Christopher Monckton reminds us of just how badly the “experts” have failed in the last 15 years, even including the recent hottest ever El Nino months. China bombed the atmosphere with record carbon “pollution” — worse than we thought. The world though, warms sedately at a mere half a degree per century. This is what 95% certainty looks like. — Jo
Introducing the global warming speedometer
A single devastating graph shows climate panic was unfounded
By Christopher Monckton of Brenchley
A single devastating graph – the new global warming speedometer – shows just how badly the model-based predictions made by the Intergovernmental Panel on Climate Change have failed.
Who needs a trend when you can have a hot month?
The news is all over the media — Feb 2016 was a record hottest ever month — and the Global Worriers are saying “Meltdown“, “Planetary Crisis” and “Terrifying Milestone.”
But the Pause is still there. No matter what happens now, the world didn’t warm for 18 years, and that shows the models can’t predict a thing. (Unless they take solar factors into account, which they don’t).
One big El Nino didn’t fix the climate models now. (They can’t predict El Nino’s either).
Nothing that happens after 2015 can change the amount of energy that went missing during the Pause that no mainstream modeler predicted. Remember these models are supposed to be coupled ocean and atmosphere models, but none of them understand what causes shifts in the PDO, or many other natural cycles and currents of the ocean. So with every natural spike up, modelers unscientifically leap in glee, and with the other 99% of the data, they blame internal variability. But a real scientist is scientific every month. Trends, guys, trends. That’s what this debate was supposed to be about. Not spikes. Not noise.
During the last whopper El [...]
Another round of government-funded PR went out a couple of weeks ago, across the obedient Pravda-media. It told us about another meaningless “record” that was probably not a record, and wouldn’t tell us whether man-made warming was the cause, even if it was. Not a single journalist had the wherewithal, nous or intellectual honesty to search the Internet looking for a different point of view. Though, in their defense, how could they have guessed that Prof David Karoly wouldn’t know about the UAH satellite program to measure temperatures? (It has only been running since 1979.)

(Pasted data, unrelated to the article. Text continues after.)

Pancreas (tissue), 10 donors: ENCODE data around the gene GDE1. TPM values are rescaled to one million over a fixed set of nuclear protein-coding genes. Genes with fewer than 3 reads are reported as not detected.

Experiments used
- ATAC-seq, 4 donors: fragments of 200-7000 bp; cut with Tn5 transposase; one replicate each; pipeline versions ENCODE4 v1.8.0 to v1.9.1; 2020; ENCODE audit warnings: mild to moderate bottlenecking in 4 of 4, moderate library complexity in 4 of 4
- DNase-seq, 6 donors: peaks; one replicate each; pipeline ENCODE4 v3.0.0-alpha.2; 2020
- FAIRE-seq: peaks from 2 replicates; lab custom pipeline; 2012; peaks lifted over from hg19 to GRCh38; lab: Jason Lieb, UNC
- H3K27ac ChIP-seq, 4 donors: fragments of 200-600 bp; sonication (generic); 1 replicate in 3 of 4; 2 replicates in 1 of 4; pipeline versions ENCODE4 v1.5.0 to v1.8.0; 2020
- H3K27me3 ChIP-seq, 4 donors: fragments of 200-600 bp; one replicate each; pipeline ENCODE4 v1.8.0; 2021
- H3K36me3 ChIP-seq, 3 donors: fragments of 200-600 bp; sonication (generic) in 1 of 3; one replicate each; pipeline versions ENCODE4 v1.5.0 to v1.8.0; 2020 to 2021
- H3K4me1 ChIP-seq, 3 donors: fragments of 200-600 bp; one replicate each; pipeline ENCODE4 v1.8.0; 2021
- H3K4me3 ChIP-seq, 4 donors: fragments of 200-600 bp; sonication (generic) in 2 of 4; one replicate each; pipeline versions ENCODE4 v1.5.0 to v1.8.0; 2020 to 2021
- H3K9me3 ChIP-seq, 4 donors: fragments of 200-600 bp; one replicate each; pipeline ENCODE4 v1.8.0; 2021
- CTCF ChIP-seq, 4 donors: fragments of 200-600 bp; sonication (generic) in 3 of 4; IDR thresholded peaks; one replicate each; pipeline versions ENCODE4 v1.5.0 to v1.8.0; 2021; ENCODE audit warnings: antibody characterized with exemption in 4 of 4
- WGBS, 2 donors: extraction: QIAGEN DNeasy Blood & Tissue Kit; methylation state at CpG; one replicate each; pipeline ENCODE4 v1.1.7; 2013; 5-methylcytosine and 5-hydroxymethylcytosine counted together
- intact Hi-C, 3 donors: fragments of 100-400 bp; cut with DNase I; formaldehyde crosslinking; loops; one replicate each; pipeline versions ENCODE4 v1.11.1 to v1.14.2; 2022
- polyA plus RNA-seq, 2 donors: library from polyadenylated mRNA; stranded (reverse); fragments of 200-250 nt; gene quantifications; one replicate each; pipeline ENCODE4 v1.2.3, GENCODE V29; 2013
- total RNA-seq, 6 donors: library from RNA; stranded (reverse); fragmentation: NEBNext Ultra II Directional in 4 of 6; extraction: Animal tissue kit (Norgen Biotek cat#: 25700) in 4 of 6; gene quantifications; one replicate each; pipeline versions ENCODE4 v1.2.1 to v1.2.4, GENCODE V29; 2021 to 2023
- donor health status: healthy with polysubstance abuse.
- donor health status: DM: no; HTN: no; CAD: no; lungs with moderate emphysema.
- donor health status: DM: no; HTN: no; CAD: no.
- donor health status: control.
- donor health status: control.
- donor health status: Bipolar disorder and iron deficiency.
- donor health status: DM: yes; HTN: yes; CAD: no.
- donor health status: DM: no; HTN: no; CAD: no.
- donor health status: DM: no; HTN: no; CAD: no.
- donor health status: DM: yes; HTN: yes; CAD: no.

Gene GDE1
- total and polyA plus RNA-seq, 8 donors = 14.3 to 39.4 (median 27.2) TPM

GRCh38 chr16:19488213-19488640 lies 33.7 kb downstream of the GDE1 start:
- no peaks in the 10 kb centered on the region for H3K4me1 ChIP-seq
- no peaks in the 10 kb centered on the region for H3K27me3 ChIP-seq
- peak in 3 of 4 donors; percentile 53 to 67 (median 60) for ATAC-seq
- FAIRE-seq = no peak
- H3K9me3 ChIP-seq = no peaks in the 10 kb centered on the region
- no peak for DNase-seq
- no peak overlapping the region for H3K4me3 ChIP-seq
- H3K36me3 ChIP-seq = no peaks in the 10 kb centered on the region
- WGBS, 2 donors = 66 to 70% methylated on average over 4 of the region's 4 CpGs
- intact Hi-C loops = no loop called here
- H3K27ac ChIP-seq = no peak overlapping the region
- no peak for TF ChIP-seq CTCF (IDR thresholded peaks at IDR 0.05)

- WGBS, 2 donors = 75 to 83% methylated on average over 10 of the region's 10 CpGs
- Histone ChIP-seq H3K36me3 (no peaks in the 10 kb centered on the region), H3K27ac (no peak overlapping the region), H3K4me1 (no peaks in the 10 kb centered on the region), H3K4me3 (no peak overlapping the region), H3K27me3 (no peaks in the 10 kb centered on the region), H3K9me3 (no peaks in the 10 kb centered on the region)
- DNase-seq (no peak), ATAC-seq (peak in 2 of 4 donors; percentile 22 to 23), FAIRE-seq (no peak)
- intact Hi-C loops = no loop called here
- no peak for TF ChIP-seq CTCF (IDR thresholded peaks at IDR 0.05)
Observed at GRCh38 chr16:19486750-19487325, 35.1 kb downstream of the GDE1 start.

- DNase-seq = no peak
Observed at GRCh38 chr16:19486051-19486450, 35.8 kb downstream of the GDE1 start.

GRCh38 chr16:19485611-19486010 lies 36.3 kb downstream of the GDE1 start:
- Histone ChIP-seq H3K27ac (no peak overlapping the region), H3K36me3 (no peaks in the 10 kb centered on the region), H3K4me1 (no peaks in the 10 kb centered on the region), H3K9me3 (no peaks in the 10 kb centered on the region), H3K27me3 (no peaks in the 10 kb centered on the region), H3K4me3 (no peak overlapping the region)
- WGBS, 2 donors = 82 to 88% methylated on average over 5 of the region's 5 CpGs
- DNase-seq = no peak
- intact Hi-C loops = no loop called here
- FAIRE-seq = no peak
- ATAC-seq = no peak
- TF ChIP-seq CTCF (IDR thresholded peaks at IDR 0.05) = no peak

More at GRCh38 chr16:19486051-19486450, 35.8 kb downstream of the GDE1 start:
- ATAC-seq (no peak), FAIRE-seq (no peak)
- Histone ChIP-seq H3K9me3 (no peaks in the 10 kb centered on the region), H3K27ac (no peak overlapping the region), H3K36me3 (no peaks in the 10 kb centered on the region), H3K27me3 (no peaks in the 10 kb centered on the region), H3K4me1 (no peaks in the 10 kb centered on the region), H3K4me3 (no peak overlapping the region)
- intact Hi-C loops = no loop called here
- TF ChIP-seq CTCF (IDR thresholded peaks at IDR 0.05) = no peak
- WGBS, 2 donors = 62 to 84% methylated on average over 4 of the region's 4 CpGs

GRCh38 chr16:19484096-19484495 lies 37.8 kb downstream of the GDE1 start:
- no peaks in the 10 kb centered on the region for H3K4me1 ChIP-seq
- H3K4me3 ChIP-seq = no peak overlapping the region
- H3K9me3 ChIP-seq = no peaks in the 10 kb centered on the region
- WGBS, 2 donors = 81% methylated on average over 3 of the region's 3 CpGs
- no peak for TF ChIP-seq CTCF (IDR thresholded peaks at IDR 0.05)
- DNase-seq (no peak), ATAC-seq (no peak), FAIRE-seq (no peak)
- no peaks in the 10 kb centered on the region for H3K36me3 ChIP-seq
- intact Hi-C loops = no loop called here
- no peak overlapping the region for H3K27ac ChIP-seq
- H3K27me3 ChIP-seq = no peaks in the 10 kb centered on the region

This below, are the 12 month averages over Australia by satellite. Graphed at Kens Kingdom by Ken Stewart, with no doctorate in climatology and no government funds.
In the troposphere over Australia it was a hot year but not a record.
For the third time this year we’ve been hit with claims of a “hottest ever” record that doesn’t tell us anything about the climate, but does reveal a lot about the sick state of government funded science, corrupted, decrepit, and so far from being scientific it might as well be run by Greenpeace. If the government stopped funding climate science entirely, climate [...]
I’m not keen on short term trends at all, they have a habit of flicking in and out of statistical significance with each month’s new data, or even switching from cooling to warming. But for what it’s worth, and only time will tell, perhaps the world entered the downswing of the PDO cycle in temperatures circa 2005.
If the world was entering a gently cooling phase, this is what it would look like
Syun Akasofu pointed out that there was a simple 60 year oscillation of global temperatures (about 30 years of warming, about 30 years of mild cooling) on top of a long slow rise that started more than 200 years ago. He predicted that we were at the top of one of the cycles, and were about to see the beginning of a cooler cycle. This early data suggests he may be right.
See the little red dot with the green arrow at about the 2010 mark. Dr Syun Akasofu
The cooling for the last eight years is statistically significant in 4 of the 5 major air temperature datasets. One, UAH, shows a small (statistically insignificant) rise since 2005.
And here’s the political point: how many of [...]